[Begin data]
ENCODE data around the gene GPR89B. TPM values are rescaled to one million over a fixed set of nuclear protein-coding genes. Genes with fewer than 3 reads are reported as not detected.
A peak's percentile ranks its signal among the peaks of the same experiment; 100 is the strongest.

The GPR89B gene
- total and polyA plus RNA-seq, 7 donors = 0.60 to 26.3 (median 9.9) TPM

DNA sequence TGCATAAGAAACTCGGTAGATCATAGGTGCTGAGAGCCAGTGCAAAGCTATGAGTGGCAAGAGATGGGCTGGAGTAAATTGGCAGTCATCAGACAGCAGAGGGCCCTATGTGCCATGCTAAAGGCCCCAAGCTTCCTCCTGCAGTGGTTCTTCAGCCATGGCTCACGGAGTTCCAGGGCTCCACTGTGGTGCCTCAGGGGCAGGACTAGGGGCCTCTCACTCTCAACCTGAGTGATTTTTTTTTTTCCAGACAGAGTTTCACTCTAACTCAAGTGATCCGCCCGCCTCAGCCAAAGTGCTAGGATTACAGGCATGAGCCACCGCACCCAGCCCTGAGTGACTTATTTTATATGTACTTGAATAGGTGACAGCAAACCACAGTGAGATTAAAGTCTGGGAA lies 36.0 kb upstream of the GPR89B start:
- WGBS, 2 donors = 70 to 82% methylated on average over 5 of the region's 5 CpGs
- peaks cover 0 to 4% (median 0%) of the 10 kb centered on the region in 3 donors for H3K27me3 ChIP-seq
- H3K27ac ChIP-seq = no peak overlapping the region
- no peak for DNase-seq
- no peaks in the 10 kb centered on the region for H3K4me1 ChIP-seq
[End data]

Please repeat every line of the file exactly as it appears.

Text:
ENCODE data around the gene GPR89B. TPM values are rescaled to one million over a fixed set of nuclear protein-coding genes. Genes with fewer than 3 reads are reported as not detected.
A peak's percentile ranks its signal among the peaks of the same experiment; 100 is the strongest.

The GPR89B gene
- total and polyA plus RNA-seq, 7 donors = 0.60 to 26.3 (median 9.9) TPM

DNA sequence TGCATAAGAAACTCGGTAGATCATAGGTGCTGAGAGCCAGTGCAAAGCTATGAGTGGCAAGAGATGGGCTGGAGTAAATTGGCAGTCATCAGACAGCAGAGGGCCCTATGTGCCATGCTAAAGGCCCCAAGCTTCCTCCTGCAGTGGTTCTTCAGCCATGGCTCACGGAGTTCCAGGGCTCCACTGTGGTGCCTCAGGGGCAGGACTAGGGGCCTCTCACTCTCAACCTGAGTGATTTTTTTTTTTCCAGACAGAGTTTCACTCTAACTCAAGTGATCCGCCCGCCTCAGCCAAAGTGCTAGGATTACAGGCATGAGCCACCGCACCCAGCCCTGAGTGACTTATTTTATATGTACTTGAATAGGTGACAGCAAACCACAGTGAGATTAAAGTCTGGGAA lies 36.0 kb upstream of the GPR89B start:
- WGBS, 2 donors = 70 to 82% methylated on average over 5 of the region's 5 CpGs
- peaks cover 0 to 4% (median 0%) of the 10 kb centered on the region in 3 donors for H3K27me3 ChIP-seq
- H3K27ac ChIP-seq = no peak overlapping the region
- no peak for DNase-seq
- no peaks in the 10 kb centered on the region for H3K4me1 ChIP-seq